5. Optical visibility – clouds and phase of the moon + light pollution levels

Choice of Meteor Radar Transmitter
Most amateurs make use of the French GRAVES transmitter on 143.05 MHz when receiving meteor echoes. If we need to try and correlate meteor echoes with optical sightings however, we need echoes from nearby the receiving station. This would not be the case for Graves as it is located in central France and beams southward.
An alternative is to use the Belgian BRAMS transmitter at approximately 50 MHz as it is more local, but the transmitter power is only 150 Watts on 49.97 MHz and 50 Watts on 49.99 MHz. Therefore the number and strength of echoes is likely to be smaller than for the much more powerful Graves system.

As a preliminary experiment it was necessary to establish a detection threshold and echo rate for the two possible BRAMS transmitters to decide which one to use for the meteor shower measurements. This should be done in the period where only sporadic meteors are present – signals will be stronger and more frequent during the meteor shower.


Optical detection

Ideally we should like to be able to correlate the meteor radar echoes with visual sightings. This can be done by the traditional manual method, recording count rates and brightness on paper forms by observers.

A simple switched three level voltage source has been developed which has buttons for "faint, medium and bright" meteors. Each time one of these buttons is pressed the voltage reading is recorded on a laptop against time of day – replacing paper records. Later analysis can be performed on a spreadsheet to count / time each type of meteor.

It may also be possible to use low light TV cameras and low light webcams to make recordings of visible meteor trails. The aim will be to time-stamp the recordings made using VHS or DVD recorders to enable post measurement identification with radar echoes and any VLF transients.


    


Low light CCD camera






 
Low Light Camera Test



Measurement of VLF Transients during 2015 Perseid Meteor Shower

Information was gathered during the 12 hours through the nights of 5-6/8/15 to 17-18/8/15 covering the Perseid event. Although the data was gathered seamlessly every half second during the 12 hour periods, it was analysed in three four-hour ‘chunks’ each of ~ 28000 data samples. This choice was largely determined by the graph plotting limitations of Microsoft Excel, which restricts data files to <32000 points. 

Measurements made every half second included:
Type 1 Data - (.CSV file)
  •  IEPER Radar echo received signal level
  •  VLF signal level in two frequency bands 0.3 – 2kHz    (called the 1kHz Band)
  • 5 – 8 kHz (called the 6 kHz Band)
  •  RADAR Trigger (when the radar signal exceeded a preset threshold level)
  •  VLF Trigger (when the VLF signal exceeded a preset threshold level)

When the IEPER Beacon radar echo trigger was activated, the following data was automatically stored on PC hard drives:

Type 2 Data – Primary data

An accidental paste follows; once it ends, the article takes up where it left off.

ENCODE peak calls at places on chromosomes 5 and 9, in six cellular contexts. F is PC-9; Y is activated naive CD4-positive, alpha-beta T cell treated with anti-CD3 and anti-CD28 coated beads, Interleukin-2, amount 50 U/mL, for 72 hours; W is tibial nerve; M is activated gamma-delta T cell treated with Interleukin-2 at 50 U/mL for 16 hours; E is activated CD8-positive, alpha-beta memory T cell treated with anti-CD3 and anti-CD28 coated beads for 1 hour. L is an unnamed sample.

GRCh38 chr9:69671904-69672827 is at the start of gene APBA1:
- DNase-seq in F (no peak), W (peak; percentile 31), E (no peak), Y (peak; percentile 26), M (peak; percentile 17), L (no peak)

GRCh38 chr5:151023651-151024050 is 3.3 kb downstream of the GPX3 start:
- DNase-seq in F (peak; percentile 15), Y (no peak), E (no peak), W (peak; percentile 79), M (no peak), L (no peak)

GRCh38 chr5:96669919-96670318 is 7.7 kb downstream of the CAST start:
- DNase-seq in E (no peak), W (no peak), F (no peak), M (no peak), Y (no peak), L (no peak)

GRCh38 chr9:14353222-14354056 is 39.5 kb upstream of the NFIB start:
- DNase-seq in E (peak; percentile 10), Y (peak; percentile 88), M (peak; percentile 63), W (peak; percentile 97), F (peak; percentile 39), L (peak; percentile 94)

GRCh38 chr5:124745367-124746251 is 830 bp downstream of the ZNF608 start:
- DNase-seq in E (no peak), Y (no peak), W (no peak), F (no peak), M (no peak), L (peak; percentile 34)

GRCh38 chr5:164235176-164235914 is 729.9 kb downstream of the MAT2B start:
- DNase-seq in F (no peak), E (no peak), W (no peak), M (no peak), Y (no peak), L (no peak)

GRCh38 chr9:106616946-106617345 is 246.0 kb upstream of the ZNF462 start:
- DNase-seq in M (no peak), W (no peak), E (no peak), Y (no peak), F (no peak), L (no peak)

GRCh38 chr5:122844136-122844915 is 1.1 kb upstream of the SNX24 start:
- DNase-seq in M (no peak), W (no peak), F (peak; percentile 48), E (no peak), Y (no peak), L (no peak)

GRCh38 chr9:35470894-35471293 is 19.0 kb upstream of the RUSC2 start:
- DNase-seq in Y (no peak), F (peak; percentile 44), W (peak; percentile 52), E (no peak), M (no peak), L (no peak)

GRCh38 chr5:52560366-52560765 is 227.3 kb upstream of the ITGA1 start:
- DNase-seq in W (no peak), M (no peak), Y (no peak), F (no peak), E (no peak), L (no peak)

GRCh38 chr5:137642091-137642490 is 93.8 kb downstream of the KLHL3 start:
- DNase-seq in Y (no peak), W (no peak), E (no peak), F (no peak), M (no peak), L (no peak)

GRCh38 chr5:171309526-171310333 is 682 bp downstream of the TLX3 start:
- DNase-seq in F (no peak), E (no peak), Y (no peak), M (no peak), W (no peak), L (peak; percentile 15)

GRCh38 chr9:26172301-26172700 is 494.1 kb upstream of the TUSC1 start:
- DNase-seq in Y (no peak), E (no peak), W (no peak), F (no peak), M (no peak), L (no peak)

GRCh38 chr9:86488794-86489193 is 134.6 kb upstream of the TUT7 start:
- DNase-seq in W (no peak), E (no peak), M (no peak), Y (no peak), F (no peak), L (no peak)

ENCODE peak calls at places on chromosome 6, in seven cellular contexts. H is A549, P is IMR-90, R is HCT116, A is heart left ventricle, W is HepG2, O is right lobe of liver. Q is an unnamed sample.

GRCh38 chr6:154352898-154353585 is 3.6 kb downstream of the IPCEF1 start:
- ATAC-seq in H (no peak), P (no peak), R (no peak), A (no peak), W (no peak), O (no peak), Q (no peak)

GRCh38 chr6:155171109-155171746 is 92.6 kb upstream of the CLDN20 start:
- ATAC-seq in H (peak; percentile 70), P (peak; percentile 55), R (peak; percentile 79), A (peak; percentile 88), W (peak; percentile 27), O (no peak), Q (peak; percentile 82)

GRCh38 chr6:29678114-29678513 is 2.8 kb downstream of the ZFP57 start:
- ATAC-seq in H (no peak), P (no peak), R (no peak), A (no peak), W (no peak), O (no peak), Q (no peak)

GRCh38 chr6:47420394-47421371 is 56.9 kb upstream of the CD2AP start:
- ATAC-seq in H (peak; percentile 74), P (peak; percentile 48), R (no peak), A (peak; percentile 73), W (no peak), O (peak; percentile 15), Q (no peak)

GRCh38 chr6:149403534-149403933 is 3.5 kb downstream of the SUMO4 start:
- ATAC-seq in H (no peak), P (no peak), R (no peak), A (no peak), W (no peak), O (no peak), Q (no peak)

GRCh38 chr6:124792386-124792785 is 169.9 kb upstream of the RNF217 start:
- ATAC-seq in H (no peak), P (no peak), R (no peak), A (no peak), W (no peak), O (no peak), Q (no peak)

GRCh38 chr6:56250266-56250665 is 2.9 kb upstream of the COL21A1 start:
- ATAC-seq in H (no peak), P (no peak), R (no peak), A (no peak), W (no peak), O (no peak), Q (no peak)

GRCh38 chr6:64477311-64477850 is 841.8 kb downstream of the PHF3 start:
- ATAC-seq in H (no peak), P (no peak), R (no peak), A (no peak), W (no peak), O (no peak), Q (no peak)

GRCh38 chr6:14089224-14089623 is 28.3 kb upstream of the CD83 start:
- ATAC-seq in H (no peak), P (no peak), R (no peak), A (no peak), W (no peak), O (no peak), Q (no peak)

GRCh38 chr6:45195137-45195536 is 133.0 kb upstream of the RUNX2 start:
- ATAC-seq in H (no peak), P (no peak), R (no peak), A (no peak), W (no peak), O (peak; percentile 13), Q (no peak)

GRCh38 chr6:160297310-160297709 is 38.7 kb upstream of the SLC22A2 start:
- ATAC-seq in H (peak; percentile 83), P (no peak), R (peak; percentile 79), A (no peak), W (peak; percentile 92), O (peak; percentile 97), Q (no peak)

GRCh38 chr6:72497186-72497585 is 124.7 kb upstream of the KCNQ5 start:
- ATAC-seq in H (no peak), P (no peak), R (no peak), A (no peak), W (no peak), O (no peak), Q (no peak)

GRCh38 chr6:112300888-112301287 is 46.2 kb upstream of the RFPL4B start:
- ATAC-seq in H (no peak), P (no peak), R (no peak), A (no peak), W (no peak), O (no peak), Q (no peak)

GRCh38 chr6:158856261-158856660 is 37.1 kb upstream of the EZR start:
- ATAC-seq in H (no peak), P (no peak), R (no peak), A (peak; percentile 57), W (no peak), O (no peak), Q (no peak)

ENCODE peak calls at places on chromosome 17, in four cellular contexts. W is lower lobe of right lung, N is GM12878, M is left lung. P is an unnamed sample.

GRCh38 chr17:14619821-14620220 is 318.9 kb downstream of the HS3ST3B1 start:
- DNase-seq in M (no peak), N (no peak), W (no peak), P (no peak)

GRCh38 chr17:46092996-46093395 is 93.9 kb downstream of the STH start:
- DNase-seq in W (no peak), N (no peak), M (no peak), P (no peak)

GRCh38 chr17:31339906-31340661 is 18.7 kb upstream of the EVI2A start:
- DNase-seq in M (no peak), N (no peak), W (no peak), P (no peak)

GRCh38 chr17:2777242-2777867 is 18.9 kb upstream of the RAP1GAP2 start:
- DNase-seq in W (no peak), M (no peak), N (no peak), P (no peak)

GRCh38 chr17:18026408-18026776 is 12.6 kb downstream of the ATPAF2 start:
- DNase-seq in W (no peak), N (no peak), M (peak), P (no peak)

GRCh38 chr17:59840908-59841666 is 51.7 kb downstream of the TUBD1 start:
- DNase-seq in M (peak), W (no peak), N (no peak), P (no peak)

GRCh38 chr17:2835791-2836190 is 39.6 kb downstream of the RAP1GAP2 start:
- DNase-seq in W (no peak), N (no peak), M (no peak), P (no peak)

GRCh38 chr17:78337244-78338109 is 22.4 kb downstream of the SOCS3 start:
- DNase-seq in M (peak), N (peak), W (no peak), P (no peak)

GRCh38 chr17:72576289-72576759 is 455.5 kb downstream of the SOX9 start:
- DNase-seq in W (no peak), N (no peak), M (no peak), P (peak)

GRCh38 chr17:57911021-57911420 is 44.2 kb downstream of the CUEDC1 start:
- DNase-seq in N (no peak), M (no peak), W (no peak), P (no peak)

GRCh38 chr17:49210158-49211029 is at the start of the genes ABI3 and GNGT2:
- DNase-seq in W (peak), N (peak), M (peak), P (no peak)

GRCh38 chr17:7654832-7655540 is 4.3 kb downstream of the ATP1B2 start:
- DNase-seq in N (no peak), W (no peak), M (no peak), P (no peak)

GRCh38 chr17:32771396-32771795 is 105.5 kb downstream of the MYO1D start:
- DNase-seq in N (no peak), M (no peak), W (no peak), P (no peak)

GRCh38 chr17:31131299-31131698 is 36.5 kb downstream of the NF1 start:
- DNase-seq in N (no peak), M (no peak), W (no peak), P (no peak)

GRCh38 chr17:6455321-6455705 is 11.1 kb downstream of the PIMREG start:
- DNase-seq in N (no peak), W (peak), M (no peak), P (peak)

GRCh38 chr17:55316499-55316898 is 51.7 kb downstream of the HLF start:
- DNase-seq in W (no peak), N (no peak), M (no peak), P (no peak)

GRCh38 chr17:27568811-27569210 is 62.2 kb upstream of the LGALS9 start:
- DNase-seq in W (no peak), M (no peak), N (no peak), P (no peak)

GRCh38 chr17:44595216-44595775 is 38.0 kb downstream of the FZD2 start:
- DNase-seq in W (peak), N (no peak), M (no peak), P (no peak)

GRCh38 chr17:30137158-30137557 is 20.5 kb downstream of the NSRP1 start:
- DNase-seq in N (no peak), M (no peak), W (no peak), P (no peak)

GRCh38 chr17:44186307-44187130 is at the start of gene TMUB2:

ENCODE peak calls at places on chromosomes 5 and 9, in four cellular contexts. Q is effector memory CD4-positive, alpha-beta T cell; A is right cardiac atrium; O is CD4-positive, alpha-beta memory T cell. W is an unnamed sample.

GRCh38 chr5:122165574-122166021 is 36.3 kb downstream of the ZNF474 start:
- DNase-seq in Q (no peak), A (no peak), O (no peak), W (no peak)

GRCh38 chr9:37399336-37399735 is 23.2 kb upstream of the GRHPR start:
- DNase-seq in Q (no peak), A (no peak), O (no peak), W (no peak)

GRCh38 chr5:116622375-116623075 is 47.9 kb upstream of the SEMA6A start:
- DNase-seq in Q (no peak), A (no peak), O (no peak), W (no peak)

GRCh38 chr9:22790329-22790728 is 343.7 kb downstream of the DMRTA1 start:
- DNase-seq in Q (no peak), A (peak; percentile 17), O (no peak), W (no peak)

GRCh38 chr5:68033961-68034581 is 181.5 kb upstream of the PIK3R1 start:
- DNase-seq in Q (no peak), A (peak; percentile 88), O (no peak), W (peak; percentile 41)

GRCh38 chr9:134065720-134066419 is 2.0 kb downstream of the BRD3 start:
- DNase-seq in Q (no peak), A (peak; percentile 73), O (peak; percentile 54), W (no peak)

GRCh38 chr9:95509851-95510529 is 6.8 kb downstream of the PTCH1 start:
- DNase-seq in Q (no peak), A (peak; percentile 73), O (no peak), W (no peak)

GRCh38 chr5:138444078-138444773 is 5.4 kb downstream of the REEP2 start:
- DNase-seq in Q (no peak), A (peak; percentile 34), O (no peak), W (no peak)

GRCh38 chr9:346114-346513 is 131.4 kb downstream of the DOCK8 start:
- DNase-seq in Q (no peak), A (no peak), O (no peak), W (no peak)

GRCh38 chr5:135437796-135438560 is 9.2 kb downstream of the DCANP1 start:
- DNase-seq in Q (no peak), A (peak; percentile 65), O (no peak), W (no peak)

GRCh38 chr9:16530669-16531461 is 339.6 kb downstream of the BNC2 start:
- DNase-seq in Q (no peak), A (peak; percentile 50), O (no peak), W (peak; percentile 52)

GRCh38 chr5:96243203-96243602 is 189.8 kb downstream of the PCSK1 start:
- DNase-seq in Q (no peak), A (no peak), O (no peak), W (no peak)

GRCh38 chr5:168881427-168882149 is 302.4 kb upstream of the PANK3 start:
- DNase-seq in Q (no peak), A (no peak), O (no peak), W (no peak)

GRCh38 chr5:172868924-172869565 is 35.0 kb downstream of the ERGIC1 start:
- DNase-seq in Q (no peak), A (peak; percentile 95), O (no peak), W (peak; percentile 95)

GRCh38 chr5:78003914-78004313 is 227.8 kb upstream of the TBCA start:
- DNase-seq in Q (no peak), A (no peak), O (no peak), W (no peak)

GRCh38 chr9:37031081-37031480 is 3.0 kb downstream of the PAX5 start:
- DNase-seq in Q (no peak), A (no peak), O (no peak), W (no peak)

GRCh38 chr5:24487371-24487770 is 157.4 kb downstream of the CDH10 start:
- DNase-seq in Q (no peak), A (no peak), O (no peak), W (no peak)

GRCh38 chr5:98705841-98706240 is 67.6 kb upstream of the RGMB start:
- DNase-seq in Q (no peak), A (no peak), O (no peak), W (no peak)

Recorded around days near the peak of the meteor shower:
  •  A 15 second long waterfall plot of Radar Echo signal and the 1kHz Band VLF signal on PC1.
  • A15 second long waterfall plot of the Radar Echo and the 6 kHz Band VLF signal on PC 2.
  •  A 4 second audio recording in .wav format of the echo and 1 kHz band VLF signals on PC1.
  • A 4 second audio recording in .wav format of the echo and 6 kHz band VLF signals on PC2.
If long echoes were detected the audio recordings continued through the period of the echo. In some cases these lasted for around 1 minute.

The Type 1 data was intended for statistical analysis, whereas Type 2 data would enable detailed scrutiny of single events.

The table opposite shows the 1kHz Band VLF & meteor data collected.



The optical Zenith Hourly Rate (ZHR) data from the IMO for the 2015 Perseid meteor shower is shown opposite and displays a strong peak on the night of 12th -13th of August. This plot was be used to compare meteor rate with both VLF transient activity and IEPER Radar Echo behavior from the 5th to the 18th of August.


The 1 kHz Band (0.3 - 2kHz) VLF transient hourly rate was plotted with the IMO optical meteor rate as shown below. There is a definite correlation, indicating some connection between the advent of the meteor shower and the increase in VLF transients.













Conclusions


The following conclusions were drawn from the analysis of these experiments :

VLF Transients
 The number of VLF transients increased during the 2015 Perseid meteor shower and reached a maximum at the same time as the observed Zenith Hourly Rate (ZHR) produced by the International Meteor Organisation (IMO).

 This finding supports the results of Price & Blum obtained during the 1999 Leonid meteor shower.

 The form of the number of VLF transients followed the 2015 Perseid ZHR profile.

 At the shower peak, the number of VLF transients in a 4 hour period was approximately six times the number before the shower began.

 The above conclusions apply to VLF transients detected in both the 1 kHz Band (0.3-2kHz) and the 6 kHz Band (5-8kHz. However the effect was more pronounced for the lower frequency band

 The number of VLF Transients showed a nocturnal variability for all 12 days where they were monitored during the meteor shower

 The same nocturnal variation was observed during a non shower period some weeks before the Perseid meteor shower and it is suggested that this is due to improved VLF propagation at night.

 By using the same 4 hour period data blocks to compare counts from day to day it is possible to minimise the effect of nocturnal variability.

 The number of VLF transients at any time also depends on the quantity and distribution of lightning in the UK and Europe. But this cannot be accurately quantified at present.

 The profile of lightning activity over the period of the Perseid meteor shower appears to be independent of the meteor shower and does not account for the increase in VLF transients which broadly follows the Perseid ZHR.

 It has not been possible to fully evaluate the contribution made by lightning to the VLF transient counts as a suitable lightning metric depends on the geographical coverage of the VLF receiver used in these experiments and which is presently undefined.


Generation Mechanisms
 The physical mechanism for the generation of VLF transients by meteors that has been proposed in the academic papers is concerned with the interaction of turbulent plasma in the meteor tail and the geomagnetic field. If this is so, it should be possible to relate transients and meteor echoes closely in time but there appears to be no proof of this.

 If this is the operative mechanism, the experiments reported here have failed to find clear evidence for it.

 It is possible that the measurements are not sophisticated enough to reduce the data to a subset of echoes and transients from the same location – as well as the same time.